Military Banking Rates

Why Members of the Military Should Beware of Sharks at the Gate


Posted in Auto Loans

If you have ever been to a military base or a military town, you have inevitably seen the main road leading in and out of the base. You have also likely seen nothing but miles of pawn shops, payday lenders, title loan companies, used car lots and other sharks that circle just outside of the base’s main gates, waiting on their prey to get off work and come out.

Make no mistake about it, there are many reasons why those companies exist so close to the base’s gates. Almost every base in America has them, too. However, most of these companies do not have the service members’ best interests at heart. In fact, here is a list of why you should stay away from most of these companies:

Payday Lenders

When a customer receives a payday loan, he or she writes a check for the amount of the loan and an included finance charge. The lender agrees not to cash the check until the next payday, which is typically in two weeks. Payday lenders usually provide the check writer with loans ranging anywhere from $50 to $500.

The real shock to borrowers comes from how the interest rate is charged. While on the surface it seems like you are only paying an interest rate comparable to a credit card on your loan (typically $17.50 on every $100 borrowed), people tend to forget that the loans only typically last for two weeks and must be repaid on your next payday. This means the annual interest rate for most payday loans is equivalent to a staggering 456% APR for the two week loan.

Used Car Lots

Members of the military can always find a plethora of used car lots outside of the gates of American military bases. These car lots are fine if you are in the market for a $2,000 beater car that you buy while saving up for your dream set of wheels, but those used car lots are not the place to pay for high end or even middle of the road family cars.

Many members of the military are lured there with promises of easy financing despite a poor credit history. That is true, but a high interest rate normally accompanies these small car lot financing deals. Also, many used car dealerships are small businesses that purchase their inventory of cars at local or statewide auctions. Most times, these cars have not been put through an inspection or checked for most mechanical defects.

Most members of the military would be better off purchasing a used car from a reputable dealership backed by a national automobile brand. You might pay a little more for a family car or luxury model, but you will be sure to have the backing of that dealership’s reputation. A used car lot is a great place to purchase an extremely cheap car to get a person from Point A to Point B while saving money for other financial goals, but the used car lots next to military bases are not the place where you will find a real quality automobile at a good interest rate.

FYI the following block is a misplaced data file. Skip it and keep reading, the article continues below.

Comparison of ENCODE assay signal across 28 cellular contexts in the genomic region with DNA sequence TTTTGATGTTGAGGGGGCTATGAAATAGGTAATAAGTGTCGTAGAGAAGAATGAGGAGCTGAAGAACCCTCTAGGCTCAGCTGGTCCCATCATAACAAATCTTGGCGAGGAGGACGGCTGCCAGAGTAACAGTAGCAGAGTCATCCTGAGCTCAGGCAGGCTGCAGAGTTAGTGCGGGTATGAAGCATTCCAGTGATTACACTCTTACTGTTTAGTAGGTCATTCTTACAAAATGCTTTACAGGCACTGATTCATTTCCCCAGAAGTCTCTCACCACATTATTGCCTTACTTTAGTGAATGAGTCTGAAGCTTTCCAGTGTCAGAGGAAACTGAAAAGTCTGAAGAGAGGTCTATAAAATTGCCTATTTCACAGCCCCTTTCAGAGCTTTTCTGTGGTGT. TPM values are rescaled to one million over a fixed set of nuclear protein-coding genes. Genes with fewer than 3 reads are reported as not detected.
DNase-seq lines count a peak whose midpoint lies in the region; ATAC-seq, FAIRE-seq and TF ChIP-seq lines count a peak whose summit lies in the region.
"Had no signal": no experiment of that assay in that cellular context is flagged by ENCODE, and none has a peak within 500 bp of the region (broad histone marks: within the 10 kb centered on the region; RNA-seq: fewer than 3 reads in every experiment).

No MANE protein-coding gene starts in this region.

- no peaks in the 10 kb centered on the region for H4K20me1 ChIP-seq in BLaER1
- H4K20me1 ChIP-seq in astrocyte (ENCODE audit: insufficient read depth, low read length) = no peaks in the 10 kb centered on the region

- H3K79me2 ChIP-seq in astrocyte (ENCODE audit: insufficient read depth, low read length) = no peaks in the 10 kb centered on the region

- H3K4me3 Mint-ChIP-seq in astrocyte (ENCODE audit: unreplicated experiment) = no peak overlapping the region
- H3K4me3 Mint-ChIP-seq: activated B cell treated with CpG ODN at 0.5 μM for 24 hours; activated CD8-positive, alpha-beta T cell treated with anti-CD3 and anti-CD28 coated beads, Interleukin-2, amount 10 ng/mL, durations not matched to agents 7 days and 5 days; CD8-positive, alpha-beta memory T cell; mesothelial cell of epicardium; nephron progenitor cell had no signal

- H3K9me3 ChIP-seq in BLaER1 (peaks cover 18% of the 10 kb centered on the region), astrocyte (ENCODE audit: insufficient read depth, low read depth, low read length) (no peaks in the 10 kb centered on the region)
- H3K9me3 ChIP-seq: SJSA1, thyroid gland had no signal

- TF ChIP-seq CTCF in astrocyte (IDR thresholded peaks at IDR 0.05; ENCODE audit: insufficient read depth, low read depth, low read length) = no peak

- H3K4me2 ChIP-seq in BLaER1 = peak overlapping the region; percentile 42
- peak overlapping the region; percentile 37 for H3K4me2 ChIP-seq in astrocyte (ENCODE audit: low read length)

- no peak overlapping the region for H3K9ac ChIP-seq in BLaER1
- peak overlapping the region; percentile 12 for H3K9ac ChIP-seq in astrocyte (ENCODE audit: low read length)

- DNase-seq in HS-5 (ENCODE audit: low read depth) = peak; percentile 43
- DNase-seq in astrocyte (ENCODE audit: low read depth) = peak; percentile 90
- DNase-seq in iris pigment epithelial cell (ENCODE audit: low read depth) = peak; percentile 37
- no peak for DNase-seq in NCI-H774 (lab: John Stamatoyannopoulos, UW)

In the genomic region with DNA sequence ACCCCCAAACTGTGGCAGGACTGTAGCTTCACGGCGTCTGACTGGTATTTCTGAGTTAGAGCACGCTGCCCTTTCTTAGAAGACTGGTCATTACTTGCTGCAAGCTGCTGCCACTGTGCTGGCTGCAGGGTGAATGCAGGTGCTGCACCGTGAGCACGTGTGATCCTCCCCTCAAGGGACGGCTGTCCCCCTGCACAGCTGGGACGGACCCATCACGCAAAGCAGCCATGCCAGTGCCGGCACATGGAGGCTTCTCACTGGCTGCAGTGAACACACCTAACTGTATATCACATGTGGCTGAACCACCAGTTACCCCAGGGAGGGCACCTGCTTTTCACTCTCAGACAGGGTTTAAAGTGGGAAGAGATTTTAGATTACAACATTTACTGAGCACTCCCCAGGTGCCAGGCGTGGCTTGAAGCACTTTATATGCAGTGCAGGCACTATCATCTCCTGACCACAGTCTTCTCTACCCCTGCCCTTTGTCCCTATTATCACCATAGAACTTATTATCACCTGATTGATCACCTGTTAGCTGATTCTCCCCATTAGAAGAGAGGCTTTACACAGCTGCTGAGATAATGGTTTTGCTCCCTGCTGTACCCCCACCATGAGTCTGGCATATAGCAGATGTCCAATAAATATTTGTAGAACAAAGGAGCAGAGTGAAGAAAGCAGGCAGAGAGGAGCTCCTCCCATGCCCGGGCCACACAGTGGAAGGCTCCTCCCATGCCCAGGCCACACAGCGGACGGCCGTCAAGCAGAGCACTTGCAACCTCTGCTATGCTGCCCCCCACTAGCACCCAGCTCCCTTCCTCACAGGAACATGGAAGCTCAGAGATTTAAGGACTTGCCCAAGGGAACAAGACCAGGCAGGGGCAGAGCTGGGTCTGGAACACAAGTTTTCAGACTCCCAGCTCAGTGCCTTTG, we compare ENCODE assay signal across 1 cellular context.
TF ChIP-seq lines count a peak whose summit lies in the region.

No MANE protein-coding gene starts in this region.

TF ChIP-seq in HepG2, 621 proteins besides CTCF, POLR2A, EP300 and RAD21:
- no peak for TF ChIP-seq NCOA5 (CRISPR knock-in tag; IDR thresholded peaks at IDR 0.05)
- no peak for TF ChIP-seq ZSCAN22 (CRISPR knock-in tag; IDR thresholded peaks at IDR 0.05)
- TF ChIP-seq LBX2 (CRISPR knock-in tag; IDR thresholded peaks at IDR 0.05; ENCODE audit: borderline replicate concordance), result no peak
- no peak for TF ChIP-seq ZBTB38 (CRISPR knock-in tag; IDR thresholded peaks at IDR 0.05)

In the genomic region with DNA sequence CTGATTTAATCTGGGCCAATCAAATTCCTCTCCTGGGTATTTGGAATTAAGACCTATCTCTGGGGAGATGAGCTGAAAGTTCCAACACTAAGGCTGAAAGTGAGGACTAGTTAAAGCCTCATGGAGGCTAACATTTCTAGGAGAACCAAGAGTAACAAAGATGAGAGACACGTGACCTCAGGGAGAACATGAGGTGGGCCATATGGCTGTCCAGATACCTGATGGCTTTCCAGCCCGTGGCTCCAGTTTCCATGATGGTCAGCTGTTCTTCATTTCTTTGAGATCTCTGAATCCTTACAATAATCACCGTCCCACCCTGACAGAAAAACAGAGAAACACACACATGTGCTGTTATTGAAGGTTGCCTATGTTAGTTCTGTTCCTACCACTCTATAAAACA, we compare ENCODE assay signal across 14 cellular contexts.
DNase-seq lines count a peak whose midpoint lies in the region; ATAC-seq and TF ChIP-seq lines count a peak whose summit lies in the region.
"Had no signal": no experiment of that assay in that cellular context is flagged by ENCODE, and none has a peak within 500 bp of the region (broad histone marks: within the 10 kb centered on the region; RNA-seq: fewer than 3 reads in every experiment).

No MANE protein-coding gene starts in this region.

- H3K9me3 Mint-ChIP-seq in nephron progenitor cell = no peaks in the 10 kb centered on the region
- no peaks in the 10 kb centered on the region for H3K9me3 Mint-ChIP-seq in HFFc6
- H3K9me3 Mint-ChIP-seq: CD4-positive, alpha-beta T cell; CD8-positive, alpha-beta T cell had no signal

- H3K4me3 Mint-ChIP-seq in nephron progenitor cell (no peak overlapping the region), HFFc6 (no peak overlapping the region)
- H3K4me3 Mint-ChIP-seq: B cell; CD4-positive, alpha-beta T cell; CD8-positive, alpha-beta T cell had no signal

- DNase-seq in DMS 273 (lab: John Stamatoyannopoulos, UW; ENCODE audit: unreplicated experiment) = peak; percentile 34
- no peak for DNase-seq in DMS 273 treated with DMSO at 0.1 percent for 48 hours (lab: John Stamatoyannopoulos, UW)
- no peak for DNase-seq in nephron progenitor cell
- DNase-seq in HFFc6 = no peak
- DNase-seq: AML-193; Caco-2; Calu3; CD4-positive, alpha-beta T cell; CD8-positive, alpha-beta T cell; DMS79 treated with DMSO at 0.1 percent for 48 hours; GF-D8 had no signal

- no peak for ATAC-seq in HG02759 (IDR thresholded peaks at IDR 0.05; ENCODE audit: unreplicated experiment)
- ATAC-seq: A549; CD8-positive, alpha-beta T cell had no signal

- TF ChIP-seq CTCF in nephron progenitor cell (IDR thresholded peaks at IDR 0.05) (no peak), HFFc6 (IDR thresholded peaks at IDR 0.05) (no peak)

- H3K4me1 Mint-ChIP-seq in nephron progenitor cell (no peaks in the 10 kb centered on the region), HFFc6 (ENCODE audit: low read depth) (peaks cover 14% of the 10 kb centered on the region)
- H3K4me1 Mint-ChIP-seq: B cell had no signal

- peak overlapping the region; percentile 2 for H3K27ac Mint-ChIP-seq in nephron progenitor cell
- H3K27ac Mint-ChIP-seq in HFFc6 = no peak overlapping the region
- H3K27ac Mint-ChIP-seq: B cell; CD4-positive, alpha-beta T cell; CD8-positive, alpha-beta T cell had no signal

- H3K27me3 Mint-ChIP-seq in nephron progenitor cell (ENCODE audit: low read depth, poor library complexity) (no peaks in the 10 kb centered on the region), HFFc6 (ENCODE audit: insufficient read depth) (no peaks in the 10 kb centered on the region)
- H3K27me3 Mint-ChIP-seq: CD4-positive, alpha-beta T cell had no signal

Pawn Shops

Believe it or not, but I am actually a fan of pawn shops. They provide low cost loans to soldiers and civilians who are in need of a quick shot of money or want to clear out the clutter in their garage.

Licensed, regulated pawnbrokers offer consumer loans that are secured by personal goods. Pawn shops provide short-term loans to approximately thirty million Americans each year, many who cannot secure financing any other way. The real trouble comes when members of the military and others get stuck in a revolving trap of relying on pawning items to make up for shortfalls in their budget.

A person will only typically receive approximately 50 percent of an item’s value as a pawn loan. You will lose out on the other 50 percent if you do not pay back your loan and reclaim the items. Then there’s the interest rate charged for the loan. Poor budgeting and over reliance on the easy, quick money pawn shops’ loans provide is one reason that people see so many outside of military bases.

The main thoroughfare outside of American military bases, while slowly getting better and changing its perception, still provide many people a unique and interesting perspective on what is typically the lower end of the socioeconomic spectrum of American life.

Members of the military will do well to stay away from the sharks lurking near the gates of American military bases. Many do not have the best interest of military personnel in mind when offering loans and cars at high interest rates. There are better options for a soldier’s business than many of the businesses right outside the gates.

Hank Coleman is a Captain in the U.S. Army, freelance writer, and the founder of personal finance sites such as Military Money Might. His writing has been featured on The Motely Fool,, and many others. You can follow him on Twitter at @HankColeman.